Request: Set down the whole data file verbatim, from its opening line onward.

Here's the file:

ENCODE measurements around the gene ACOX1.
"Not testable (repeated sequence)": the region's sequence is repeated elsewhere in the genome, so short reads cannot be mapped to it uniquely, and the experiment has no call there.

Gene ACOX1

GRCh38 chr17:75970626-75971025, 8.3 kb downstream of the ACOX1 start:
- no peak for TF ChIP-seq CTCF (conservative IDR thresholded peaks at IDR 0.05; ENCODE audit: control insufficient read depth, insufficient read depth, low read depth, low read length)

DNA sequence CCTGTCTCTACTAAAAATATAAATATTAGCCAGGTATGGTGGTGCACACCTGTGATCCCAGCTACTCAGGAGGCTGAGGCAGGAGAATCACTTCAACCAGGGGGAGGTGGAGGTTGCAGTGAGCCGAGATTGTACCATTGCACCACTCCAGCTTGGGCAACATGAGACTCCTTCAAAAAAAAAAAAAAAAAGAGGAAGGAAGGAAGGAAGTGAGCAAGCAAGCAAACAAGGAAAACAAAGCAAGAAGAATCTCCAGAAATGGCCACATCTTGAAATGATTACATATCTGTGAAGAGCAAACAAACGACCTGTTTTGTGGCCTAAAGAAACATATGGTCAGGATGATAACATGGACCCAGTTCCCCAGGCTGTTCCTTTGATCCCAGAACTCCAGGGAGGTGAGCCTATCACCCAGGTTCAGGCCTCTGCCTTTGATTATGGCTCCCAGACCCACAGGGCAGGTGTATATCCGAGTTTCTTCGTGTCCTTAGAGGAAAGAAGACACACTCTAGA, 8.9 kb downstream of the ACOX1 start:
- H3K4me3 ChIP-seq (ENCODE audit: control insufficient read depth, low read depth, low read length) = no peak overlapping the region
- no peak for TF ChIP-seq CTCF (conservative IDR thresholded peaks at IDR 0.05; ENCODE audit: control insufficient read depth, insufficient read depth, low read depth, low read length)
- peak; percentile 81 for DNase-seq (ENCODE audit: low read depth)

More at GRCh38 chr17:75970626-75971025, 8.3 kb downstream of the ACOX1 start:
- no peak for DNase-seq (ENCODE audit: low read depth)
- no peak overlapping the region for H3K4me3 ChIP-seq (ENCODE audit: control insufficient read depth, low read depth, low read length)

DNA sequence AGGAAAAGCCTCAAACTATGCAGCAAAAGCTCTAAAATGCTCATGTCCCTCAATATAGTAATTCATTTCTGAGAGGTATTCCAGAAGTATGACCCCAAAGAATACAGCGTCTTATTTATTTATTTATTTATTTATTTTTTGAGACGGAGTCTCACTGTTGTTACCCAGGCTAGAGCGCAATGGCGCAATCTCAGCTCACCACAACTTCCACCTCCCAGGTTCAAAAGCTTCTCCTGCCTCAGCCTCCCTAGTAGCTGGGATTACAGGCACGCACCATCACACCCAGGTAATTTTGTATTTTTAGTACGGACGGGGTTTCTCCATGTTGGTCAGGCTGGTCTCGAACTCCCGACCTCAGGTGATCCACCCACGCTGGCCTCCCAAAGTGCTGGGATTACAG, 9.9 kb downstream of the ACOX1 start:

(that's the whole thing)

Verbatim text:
ENCODE measurements around the gene ACOX1.
"Not testable (repeated sequence)": the region's sequence is repeated elsewhere in the genome, so short reads cannot be mapped to it uniquely, and the experiment has no call there.

Gene ACOX1

GRCh38 chr17:75970626-75971025, 8.3 kb downstream of the ACOX1 start:
- no peak for TF ChIP-seq CTCF (conservative IDR thresholded peaks at IDR 0.05; ENCODE audit: control insufficient read depth, insufficient read depth, low read depth, low read length)

DNA sequence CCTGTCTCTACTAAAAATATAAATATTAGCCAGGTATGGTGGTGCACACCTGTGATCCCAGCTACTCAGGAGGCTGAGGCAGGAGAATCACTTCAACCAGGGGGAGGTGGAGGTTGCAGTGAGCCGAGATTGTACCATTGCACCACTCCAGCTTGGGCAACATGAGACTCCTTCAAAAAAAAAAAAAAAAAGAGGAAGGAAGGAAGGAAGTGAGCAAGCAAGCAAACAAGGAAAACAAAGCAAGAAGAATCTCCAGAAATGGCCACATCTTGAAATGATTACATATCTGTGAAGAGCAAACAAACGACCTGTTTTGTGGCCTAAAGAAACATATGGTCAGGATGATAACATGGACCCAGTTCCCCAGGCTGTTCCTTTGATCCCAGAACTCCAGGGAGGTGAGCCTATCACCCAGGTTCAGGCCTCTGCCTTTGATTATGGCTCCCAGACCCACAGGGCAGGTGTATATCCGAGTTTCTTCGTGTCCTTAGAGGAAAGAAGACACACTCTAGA, 8.9 kb downstream of the ACOX1 start:
- H3K4me3 ChIP-seq (ENCODE audit: control insufficient read depth, low read depth, low read length) = no peak overlapping the region
- no peak for TF ChIP-seq CTCF (conservative IDR thresholded peaks at IDR 0.05; ENCODE audit: control insufficient read depth, insufficient read depth, low read depth, low read length)
- peak; percentile 81 for DNase-seq (ENCODE audit: low read depth)

More at GRCh38 chr17:75970626-75971025, 8.3 kb downstream of the ACOX1 start:
- no peak for DNase-seq (ENCODE audit: low read depth)
- no peak overlapping the region for H3K4me3 ChIP-seq (ENCODE audit: control insufficient read depth, low read depth, low read length)

DNA sequence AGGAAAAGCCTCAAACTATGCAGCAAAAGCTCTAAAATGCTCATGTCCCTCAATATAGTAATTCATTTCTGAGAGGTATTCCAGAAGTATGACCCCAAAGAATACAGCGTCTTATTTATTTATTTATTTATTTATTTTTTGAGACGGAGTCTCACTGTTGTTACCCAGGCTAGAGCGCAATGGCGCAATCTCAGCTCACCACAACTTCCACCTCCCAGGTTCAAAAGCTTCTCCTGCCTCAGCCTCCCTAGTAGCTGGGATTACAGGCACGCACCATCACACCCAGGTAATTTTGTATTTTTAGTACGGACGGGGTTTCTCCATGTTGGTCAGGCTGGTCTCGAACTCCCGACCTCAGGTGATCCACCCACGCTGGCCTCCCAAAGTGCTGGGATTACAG, 9.9 kb downstream of the ACOX1 start: